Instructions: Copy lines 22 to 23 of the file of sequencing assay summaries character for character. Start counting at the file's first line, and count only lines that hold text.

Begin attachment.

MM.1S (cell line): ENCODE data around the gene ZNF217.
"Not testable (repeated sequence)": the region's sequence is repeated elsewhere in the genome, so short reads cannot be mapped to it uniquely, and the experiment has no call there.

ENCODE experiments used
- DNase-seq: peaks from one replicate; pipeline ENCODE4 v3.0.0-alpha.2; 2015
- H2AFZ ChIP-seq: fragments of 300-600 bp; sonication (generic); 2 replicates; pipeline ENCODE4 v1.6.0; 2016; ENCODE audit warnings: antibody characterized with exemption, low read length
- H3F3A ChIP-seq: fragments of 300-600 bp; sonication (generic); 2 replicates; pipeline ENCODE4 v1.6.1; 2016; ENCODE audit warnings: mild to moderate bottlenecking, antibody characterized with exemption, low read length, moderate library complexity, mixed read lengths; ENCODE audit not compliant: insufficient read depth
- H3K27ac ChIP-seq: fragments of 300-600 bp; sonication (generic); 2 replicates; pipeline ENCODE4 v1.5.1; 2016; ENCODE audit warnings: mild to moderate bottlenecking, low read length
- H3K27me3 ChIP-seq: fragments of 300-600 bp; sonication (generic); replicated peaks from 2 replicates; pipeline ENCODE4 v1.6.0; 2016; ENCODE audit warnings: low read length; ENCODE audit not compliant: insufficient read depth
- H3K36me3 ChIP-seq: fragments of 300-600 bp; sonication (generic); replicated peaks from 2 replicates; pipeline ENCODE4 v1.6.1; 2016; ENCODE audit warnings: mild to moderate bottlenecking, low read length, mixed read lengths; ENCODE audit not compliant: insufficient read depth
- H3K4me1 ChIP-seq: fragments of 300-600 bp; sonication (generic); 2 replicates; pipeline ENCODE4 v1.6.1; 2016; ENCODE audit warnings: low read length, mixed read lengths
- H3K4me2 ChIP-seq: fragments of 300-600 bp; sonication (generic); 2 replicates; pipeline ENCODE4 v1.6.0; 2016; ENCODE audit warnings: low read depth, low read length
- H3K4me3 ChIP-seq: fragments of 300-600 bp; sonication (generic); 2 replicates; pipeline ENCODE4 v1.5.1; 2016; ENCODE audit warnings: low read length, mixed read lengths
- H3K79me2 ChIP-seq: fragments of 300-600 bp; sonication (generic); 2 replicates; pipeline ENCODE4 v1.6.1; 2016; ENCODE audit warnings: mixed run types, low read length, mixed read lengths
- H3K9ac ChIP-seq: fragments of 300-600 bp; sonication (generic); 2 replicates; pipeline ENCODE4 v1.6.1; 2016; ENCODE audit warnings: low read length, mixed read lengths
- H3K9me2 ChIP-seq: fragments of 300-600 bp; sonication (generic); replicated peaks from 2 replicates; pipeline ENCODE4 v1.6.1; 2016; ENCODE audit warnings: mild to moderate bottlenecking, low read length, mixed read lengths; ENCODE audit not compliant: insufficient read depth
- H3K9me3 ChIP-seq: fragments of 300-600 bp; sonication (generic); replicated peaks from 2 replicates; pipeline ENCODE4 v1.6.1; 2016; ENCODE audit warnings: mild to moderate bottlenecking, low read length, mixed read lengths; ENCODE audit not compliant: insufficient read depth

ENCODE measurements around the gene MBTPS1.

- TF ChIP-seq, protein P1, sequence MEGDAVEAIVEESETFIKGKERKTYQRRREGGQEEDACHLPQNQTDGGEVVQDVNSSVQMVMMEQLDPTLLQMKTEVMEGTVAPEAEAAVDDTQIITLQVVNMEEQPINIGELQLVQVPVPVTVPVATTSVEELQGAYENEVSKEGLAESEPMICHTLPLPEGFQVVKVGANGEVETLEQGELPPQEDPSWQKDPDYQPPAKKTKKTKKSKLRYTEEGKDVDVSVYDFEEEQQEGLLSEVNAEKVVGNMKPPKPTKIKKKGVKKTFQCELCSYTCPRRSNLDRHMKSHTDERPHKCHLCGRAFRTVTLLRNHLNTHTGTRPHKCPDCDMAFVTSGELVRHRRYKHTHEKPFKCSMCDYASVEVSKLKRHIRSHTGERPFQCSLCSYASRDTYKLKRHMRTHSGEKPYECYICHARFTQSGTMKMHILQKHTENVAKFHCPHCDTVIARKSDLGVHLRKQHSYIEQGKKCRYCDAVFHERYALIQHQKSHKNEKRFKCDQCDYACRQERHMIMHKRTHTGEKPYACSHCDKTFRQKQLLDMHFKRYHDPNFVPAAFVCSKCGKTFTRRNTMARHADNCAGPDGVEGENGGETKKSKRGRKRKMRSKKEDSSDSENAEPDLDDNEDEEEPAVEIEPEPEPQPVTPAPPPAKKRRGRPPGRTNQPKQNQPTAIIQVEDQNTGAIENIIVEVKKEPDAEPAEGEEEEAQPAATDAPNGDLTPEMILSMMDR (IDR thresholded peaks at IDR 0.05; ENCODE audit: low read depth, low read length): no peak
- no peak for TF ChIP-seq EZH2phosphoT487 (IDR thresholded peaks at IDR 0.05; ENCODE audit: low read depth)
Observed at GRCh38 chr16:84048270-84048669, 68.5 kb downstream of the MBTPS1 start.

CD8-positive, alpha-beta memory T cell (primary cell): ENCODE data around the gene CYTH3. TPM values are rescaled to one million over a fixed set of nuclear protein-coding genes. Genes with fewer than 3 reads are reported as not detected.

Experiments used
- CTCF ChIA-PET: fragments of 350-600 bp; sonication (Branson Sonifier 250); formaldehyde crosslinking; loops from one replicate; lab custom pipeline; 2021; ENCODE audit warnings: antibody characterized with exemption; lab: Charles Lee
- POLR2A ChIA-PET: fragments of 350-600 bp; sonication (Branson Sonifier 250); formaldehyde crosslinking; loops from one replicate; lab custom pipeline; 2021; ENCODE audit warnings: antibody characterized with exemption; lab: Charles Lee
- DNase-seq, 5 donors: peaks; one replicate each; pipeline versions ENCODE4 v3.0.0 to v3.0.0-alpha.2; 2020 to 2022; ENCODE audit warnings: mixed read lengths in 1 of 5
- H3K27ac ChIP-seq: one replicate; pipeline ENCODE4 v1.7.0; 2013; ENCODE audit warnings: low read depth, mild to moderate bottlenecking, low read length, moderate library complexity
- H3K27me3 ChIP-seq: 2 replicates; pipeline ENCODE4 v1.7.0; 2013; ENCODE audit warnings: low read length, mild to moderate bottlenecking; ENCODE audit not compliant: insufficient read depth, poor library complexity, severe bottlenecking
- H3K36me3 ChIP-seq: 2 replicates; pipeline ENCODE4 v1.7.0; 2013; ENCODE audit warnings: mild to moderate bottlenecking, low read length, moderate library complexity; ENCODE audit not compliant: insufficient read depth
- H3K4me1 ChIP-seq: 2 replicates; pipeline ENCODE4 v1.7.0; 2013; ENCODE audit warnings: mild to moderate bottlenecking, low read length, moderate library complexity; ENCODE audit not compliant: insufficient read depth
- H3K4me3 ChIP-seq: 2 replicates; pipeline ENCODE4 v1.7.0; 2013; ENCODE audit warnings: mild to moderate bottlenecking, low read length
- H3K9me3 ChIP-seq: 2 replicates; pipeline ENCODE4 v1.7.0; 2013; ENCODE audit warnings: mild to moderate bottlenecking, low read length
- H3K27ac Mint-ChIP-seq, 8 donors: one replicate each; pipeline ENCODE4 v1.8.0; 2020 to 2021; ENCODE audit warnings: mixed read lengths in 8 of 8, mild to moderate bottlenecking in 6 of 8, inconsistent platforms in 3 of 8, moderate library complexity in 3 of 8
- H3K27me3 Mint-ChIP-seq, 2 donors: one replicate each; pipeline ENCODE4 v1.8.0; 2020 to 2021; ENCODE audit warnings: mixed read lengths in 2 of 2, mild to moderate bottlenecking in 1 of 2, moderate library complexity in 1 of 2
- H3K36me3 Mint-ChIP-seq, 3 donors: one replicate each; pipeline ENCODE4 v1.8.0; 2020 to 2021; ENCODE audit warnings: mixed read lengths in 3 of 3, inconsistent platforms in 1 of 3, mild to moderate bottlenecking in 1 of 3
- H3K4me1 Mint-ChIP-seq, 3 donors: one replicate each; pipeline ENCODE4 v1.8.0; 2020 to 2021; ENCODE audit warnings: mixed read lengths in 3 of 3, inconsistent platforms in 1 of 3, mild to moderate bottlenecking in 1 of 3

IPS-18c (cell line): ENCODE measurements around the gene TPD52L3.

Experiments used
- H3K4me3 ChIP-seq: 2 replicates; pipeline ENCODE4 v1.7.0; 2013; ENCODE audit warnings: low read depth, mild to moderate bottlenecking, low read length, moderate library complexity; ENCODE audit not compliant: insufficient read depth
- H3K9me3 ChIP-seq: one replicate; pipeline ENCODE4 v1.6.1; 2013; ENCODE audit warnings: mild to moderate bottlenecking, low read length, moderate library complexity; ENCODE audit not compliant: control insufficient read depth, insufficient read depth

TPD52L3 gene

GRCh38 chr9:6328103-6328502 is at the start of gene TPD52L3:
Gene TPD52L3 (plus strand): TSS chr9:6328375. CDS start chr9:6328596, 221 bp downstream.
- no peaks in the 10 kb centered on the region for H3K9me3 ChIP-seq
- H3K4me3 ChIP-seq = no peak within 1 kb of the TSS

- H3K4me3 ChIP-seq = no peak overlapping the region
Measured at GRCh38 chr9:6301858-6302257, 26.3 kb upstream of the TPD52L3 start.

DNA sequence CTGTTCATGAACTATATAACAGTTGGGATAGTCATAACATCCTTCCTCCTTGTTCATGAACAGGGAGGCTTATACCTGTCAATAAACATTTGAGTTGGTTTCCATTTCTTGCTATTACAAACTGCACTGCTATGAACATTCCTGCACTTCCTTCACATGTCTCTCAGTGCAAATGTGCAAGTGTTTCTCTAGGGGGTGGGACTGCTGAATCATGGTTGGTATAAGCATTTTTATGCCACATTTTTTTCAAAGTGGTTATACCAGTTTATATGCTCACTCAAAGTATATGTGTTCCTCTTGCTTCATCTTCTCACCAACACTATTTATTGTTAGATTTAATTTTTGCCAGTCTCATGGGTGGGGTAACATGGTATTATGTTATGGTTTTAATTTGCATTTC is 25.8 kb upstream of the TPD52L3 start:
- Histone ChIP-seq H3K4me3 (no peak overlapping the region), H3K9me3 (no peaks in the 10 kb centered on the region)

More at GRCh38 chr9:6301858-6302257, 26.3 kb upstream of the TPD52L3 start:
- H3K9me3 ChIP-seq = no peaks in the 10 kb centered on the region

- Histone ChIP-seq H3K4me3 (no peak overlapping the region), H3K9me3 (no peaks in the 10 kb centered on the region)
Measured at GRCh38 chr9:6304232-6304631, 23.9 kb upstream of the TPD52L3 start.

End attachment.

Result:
Experiments used
- CTCF ChIA-PET: fragments of 350-600 bp; sonication (Branson Sonifier 250); formaldehyde crosslinking; loops from one replicate; lab custom pipeline; 2021; ENCODE audit warnings: antibody characterized with exemption; lab: Charles Lee